Challenging a will is sometimes necessary, but can be difficult

Some individuals opt to create an estate plan before they pass away. There are times when the people who are left behind might have reason to think that the will has something wrong with it. When this is the case, the person might challenge the will. Very specific criteria must be present for this to happen.

One of these is that the person who challenges the will must have an interest in the will. There are a few ways that this might occur. One of these three must be true:

  • The person must be named in the current will.
  • They must have been named in a previous will.
  • They are named in the state’s succession plan for a person who dies intestate.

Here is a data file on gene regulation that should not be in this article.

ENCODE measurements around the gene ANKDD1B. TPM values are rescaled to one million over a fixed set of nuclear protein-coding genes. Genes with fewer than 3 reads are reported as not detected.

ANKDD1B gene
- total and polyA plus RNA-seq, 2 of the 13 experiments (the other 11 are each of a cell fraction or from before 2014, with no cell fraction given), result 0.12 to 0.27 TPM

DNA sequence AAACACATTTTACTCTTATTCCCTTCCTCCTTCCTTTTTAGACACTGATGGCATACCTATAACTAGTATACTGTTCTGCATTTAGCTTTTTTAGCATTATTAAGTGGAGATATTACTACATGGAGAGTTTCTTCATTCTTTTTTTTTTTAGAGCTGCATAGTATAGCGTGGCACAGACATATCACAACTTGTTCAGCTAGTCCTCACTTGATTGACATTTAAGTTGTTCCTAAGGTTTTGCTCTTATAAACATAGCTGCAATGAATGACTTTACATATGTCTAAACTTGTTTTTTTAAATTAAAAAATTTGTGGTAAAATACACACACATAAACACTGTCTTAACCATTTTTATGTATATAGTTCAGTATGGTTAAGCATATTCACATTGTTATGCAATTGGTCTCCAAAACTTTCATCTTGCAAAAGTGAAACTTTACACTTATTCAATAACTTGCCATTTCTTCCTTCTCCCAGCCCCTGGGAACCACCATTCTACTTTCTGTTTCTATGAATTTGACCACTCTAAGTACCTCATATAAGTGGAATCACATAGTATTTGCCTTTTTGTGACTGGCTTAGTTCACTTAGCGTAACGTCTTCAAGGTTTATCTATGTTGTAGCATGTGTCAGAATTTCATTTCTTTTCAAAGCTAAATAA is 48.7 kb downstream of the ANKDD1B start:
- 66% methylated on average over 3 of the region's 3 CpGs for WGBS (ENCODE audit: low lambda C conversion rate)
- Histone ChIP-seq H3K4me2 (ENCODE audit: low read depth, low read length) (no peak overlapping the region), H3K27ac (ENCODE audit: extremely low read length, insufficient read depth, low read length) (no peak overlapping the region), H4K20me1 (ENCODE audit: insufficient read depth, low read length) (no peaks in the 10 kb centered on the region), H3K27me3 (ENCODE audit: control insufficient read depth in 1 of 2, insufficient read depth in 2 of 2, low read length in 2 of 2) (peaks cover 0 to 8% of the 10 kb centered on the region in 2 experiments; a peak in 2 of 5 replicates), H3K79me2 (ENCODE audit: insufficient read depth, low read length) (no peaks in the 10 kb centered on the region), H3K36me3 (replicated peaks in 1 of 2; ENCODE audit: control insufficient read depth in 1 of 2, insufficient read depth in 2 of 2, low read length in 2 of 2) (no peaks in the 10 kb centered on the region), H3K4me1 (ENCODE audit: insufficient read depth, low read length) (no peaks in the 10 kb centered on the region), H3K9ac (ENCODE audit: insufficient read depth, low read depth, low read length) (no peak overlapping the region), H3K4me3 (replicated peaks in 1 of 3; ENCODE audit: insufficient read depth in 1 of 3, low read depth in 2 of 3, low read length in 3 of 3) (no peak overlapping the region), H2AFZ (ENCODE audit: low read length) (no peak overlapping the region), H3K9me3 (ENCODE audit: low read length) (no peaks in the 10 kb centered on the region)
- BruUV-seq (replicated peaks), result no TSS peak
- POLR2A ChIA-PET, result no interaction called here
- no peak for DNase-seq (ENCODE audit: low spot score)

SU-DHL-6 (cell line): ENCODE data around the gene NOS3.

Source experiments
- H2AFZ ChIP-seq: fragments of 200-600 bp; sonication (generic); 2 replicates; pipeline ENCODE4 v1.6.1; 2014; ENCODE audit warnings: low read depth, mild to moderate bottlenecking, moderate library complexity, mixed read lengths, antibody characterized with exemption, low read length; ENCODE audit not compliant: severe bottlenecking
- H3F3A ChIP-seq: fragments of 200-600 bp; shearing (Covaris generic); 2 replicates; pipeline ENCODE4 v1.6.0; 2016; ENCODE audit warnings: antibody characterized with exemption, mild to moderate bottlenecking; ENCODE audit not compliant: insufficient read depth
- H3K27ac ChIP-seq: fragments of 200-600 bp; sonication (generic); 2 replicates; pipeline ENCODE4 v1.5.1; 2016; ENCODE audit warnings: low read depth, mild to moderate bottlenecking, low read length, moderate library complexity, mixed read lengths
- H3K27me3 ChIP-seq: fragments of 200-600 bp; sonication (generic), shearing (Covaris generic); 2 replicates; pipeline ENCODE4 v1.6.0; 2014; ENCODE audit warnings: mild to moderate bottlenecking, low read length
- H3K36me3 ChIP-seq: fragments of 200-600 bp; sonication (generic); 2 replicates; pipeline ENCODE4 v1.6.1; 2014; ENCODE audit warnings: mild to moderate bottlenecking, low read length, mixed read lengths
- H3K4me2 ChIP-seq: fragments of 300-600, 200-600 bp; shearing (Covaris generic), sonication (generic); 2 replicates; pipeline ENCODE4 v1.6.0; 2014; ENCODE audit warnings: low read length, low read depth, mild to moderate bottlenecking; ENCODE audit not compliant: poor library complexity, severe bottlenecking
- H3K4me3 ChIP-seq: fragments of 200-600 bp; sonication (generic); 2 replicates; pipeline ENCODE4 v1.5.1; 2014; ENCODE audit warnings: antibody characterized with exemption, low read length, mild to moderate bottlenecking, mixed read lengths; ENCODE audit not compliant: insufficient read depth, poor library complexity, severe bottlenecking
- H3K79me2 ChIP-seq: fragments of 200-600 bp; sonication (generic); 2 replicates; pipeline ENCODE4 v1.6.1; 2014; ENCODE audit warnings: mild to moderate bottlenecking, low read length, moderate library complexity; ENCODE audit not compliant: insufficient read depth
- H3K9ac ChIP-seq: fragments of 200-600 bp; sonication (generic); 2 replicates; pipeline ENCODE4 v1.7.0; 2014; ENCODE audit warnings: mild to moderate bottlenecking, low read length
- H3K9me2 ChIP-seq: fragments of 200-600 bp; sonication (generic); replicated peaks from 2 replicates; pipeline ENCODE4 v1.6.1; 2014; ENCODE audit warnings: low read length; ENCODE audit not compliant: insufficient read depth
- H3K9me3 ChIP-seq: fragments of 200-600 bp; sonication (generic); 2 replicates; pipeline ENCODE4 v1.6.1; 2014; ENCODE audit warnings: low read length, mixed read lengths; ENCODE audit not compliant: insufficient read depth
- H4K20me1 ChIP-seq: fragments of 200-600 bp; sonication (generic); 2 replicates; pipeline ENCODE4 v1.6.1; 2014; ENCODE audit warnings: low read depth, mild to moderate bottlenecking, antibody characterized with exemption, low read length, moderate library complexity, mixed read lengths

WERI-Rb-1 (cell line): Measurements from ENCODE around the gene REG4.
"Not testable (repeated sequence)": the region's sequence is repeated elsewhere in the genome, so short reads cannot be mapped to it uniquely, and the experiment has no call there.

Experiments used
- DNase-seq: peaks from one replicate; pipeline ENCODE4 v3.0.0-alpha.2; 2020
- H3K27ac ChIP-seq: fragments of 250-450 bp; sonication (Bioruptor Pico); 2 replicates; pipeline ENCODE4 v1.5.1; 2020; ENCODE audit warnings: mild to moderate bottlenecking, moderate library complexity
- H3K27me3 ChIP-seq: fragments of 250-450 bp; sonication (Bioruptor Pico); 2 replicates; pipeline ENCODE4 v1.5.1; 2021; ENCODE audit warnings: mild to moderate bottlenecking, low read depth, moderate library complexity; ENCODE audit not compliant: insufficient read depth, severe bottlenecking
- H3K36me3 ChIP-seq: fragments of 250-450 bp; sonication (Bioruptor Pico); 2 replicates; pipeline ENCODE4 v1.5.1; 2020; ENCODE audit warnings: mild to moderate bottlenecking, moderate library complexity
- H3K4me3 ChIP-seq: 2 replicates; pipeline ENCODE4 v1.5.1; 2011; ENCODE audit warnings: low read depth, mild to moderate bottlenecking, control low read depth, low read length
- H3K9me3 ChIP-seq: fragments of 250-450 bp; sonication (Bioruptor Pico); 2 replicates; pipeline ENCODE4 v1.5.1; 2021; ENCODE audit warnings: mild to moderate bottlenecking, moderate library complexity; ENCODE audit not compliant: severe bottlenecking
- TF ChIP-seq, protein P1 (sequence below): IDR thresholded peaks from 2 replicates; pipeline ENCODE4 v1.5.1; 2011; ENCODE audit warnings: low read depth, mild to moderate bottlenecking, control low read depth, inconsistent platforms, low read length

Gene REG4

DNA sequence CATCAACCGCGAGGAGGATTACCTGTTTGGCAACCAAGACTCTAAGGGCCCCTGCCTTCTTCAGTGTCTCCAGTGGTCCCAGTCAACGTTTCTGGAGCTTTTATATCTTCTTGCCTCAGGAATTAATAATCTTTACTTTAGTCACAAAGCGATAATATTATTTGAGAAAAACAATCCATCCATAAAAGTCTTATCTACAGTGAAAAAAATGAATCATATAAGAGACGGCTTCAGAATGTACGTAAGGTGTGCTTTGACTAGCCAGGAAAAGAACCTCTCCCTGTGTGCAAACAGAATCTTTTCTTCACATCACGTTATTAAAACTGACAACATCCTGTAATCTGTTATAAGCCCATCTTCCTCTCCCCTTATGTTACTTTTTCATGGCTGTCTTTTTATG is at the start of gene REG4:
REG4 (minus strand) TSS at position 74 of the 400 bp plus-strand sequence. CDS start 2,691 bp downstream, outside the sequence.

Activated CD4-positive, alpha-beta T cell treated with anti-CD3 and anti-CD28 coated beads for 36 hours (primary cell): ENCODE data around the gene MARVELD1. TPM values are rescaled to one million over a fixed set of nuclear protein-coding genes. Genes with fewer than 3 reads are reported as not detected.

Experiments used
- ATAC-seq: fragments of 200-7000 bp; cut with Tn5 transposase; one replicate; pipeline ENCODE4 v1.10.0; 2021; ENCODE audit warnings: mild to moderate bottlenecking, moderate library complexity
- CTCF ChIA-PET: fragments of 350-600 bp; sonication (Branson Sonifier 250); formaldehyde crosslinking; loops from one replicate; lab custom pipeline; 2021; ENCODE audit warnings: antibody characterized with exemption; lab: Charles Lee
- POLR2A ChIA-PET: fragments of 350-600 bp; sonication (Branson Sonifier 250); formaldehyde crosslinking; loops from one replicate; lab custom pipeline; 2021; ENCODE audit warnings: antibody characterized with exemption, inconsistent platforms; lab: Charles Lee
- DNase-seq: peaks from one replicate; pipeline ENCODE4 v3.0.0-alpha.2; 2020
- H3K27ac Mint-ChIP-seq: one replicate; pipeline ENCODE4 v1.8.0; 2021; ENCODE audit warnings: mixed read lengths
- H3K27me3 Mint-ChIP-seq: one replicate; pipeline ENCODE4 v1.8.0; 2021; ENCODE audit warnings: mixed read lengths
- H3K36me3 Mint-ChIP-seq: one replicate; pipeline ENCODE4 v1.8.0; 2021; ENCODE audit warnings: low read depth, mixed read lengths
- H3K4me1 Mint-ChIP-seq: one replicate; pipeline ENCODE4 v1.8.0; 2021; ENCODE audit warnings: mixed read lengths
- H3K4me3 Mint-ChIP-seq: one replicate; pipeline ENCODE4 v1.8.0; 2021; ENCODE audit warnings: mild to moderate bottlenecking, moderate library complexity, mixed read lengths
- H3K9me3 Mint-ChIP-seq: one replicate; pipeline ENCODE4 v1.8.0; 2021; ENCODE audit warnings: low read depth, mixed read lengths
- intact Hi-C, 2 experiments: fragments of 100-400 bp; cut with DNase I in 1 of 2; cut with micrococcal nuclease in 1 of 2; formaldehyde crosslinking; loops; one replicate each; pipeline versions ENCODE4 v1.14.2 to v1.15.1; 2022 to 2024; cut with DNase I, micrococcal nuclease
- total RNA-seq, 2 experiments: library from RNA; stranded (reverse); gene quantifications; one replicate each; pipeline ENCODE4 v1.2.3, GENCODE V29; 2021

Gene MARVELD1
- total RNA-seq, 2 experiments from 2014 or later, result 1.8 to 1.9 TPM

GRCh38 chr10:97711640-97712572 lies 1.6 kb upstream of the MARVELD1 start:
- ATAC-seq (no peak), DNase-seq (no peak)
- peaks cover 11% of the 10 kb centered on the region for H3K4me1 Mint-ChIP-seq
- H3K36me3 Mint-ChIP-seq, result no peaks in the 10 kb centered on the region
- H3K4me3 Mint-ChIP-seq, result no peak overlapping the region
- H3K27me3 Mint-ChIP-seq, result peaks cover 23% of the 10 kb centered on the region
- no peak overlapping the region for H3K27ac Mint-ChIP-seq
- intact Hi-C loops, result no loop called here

Without one of these being present in the case, the person can’t initiate the challenge. On top of these, there must also be a valid reason for the person to contest the will.

There are a few legal grounds for calling a will into question. One common point is that the person couldn’t legally make the will. They might not have had the ability to understand what they were doing, or they might not have been sober at the time they created it.

Another possibility is that the testator was pressured into writing the will in a specific way. Someone may have manipulated the testator to inherit a specific item or piece of property.

There is also the possibility that a will was not executed properly. Such might be the case if there weren’t enough witnesses or if other required elements aren’t present.

Challenging a will can be a long and complex process. If you are considering this course of action, be sure you are prepared for this.

Share on:


Fields marked with an * are required